I'm going to test drive a 1500cc 1993 Vulkan this weekend, see this one:
Might i suggest the Hyosung GV650 Aquila Pro
Its cheap and very reliable. Weighs less than 300 kg and has a 75ps engine so very good power to weight ratio... for a cruiser at least :)
Adjustable footrests, all disc brakes, efi, liquid cooled. It does not have a tach gauge though.
There's nothing second hand of this brand where I live ! I think it's 250cc right?
I'm going to see and maybe test ride this 1994 Virago 1100cc tonight, wish me luck!
The number of miles is irrelevant for the most part. It honestly completely depends on the bike, motor, conditions it was rode in, how it was ridden, and most importantly, how it was cared for. Old BMW r and K bikes would laugh at your thought of needing a rebuild at 60km, and are still running like new at 120k miles. Now compare that to a Ducati or Harley at 60k miles that was used for commuting around slow moving traffic around town, and yes, it might be at the end of its life.
As far as size goes, yes smaller is better for a first timer. You can say all you want that the bike only has as much throttle as you want to give it, but the problem is a beginner shouldn't be worrying about that beyond a certain point. Larger bikes require smaller input for faster response, which means a beginner can easily over react and do a lot of harm on a faster bike, whereas the smaller bike might just provide a little scare. So yes, there is merit in starting on a smaller bike. It allows you to focus more on the basic fundamentals more, whereas on a powerful bike, you may be more focused on just not giving it too much power and never know the limits.
So really to sum it up, it depends on YOU. Seriously ask yourself if you could control yourself, if not, then start small if at. Also MAKE SURE you take a riders safety course. Learn how to ride first before buying, and fully realize the risks you are taking.
Riding is a life changing hobby, and an expensive one. It can be life changing in either a positive or negative way, so start right. Realize gear is equally, if not more important than the bike you pick. Poorly selected gear can ruin a ride due to weather, or crashing (it is a matter of when, not if). That means spend money on good gear. Seriously budget at least $1000 MINIMUM for helmet, jacket, gloves, and boots at minimum. If that means you only have $1000 leftover for a bike, then so be it, but make gear a first priority. Also realize bikes are not cheap to run either. While gas and insurance may be cheap, tires and time spent maintaining everything is not. A properly running bike is also a safety consideration.
Once you factor all this in, I would say just shop around, and look for something that stirs your emotions. It doesn't matter past that, because logically, motorcycles make no sense. Emotionally though, they make all the sense in the world, so get out of your head so much when picking past that point, and pick what moves you.
So true. My leather has saved me from having to deal with road rash a time or 2. They also make leather with armor so you can have the best of both worlds.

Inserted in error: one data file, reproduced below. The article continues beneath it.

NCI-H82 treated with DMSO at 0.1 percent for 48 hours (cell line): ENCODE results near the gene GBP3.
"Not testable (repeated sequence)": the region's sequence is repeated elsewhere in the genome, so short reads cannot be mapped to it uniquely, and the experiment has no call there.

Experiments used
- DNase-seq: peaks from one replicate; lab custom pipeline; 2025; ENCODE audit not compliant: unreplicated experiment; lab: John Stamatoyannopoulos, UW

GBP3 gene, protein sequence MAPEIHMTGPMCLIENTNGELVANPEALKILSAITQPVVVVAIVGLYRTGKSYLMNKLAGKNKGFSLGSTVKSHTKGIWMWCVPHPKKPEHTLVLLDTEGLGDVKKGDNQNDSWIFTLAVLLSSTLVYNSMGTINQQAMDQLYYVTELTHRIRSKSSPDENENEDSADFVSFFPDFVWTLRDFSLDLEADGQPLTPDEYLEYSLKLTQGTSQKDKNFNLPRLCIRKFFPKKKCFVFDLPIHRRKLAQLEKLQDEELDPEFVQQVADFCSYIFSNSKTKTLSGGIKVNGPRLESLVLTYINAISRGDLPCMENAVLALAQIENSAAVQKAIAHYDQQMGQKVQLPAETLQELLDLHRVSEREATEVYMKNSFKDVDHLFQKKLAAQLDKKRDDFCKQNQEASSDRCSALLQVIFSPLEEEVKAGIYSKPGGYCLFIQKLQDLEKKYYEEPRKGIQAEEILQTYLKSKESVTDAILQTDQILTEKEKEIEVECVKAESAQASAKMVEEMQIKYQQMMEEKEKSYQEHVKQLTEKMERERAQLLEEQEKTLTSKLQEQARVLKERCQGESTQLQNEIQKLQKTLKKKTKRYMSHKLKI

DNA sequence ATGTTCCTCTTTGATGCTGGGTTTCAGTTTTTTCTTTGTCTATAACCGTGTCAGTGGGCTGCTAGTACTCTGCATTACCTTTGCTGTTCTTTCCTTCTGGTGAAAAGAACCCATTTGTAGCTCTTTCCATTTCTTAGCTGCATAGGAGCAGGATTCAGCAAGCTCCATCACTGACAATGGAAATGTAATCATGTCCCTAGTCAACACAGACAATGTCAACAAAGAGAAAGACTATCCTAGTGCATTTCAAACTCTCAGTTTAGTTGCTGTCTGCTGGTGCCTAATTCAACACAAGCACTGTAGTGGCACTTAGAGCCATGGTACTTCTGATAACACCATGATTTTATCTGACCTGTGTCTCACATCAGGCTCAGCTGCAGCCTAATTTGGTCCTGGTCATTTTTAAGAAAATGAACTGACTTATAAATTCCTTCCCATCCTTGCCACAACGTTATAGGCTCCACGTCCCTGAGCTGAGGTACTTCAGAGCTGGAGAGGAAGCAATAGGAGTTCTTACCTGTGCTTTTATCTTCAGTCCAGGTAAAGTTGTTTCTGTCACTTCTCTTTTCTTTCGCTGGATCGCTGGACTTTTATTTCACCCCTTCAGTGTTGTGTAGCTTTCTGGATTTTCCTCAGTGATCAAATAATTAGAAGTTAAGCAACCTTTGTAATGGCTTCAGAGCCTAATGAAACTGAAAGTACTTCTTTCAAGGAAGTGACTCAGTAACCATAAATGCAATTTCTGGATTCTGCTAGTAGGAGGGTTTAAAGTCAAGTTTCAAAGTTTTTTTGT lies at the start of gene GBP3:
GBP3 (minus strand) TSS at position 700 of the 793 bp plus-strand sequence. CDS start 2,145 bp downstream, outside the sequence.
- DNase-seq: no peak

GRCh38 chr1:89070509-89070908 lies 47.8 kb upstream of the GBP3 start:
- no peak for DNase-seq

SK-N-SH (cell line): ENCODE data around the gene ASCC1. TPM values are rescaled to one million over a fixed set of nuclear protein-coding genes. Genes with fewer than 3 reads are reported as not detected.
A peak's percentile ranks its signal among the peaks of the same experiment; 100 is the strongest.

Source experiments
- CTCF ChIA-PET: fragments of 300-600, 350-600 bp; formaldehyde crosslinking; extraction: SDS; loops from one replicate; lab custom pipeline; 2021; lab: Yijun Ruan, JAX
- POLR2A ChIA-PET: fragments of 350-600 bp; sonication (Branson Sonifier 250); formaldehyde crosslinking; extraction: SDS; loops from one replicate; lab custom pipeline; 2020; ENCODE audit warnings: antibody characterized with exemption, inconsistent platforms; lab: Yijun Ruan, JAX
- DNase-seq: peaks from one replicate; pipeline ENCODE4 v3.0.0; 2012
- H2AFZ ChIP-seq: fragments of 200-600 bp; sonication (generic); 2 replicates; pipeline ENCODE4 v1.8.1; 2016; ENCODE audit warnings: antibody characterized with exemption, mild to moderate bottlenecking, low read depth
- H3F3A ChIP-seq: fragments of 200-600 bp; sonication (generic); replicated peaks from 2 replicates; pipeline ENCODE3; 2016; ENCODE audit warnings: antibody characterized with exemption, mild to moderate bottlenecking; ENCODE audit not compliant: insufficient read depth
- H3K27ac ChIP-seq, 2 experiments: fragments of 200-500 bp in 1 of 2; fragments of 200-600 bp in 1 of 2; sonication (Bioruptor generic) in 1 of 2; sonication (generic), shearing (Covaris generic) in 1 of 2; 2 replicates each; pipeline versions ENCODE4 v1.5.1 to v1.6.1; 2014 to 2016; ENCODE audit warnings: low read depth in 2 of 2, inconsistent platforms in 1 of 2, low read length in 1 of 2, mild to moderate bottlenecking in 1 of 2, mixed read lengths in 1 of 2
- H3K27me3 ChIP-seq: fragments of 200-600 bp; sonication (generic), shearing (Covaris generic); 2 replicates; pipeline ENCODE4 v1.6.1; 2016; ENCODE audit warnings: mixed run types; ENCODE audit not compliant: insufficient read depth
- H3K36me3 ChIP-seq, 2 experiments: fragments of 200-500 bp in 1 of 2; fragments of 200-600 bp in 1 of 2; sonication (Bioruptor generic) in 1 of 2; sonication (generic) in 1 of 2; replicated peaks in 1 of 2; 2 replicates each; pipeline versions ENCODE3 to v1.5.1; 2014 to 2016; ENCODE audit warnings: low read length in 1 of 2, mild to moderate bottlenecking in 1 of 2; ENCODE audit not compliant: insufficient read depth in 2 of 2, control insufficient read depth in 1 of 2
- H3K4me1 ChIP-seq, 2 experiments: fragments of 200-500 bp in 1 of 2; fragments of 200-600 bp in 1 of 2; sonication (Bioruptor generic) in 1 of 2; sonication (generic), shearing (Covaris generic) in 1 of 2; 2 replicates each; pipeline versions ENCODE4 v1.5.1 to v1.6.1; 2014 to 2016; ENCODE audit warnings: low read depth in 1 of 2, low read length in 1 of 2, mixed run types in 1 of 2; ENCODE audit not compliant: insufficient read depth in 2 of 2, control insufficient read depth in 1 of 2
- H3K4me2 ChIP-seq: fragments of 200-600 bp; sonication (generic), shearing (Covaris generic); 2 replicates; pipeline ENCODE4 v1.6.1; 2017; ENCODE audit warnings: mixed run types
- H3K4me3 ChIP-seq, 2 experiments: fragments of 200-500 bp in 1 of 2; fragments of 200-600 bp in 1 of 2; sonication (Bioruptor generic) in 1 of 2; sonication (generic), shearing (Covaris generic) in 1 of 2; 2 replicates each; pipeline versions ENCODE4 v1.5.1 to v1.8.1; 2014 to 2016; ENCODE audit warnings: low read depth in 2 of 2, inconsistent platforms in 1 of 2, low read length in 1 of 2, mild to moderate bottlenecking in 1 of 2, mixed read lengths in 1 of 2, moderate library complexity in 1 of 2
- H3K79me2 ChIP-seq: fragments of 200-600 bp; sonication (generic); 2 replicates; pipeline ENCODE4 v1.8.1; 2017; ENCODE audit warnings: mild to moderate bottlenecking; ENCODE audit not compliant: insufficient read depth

Definately. For this reason I highly recommend getting an engine guard/highway bars... they reduce the damage to the bike (and also give you a place to put highway pegs for when your legs get tired... and they will get tired on a long ride).
Ok so to sum up, I boight the 1994 xv 1100 (virago) that you see above, the dark purple and beige one!
I rode it for an hour and a half today and it runs great, I really had a great time! Now I'm going to buy a good padded vest and a rain suit and It's on for the summer:)
I'd recommend starting on something small like a 125cc - 250cc.
It will allow u to get used to riding with out have to worry about too much power.
I found this Guild on first motorcycle to buy useful in selecting a small bike and what to check when buying one used:
Very intersting. Thanks for your contribution.
Someone will find this information very useful, when they browse this thread, as it is titled for those who are new to buying their first bike.
Also thank you for posting that link. It will help them in the future.
Do you have a specific bike in mind that you would recommend? This would help future users who wish to comment here on this thread.
I'm not sure I fully agree with this assertion that is often made about starting small. I started on a 1200cc BMW cruiser, and though that meant I had to spend some extra time in parking lots getting comfortable I think that overall it was a benefit because I feel comfortable with the power and weight of any bike that I happen to be able to borrow or test out.
Just my two cents. I think that it's more important to find something you like and that you want to ride. You'll be able to get used to the power and weight of any bike out there.
My first bike was a cbr500r. Couldn't ask for a better starting bike and the 300 would have been too small. Could I do it again id had gotten the ninja 600. Slightly more power but still controllable.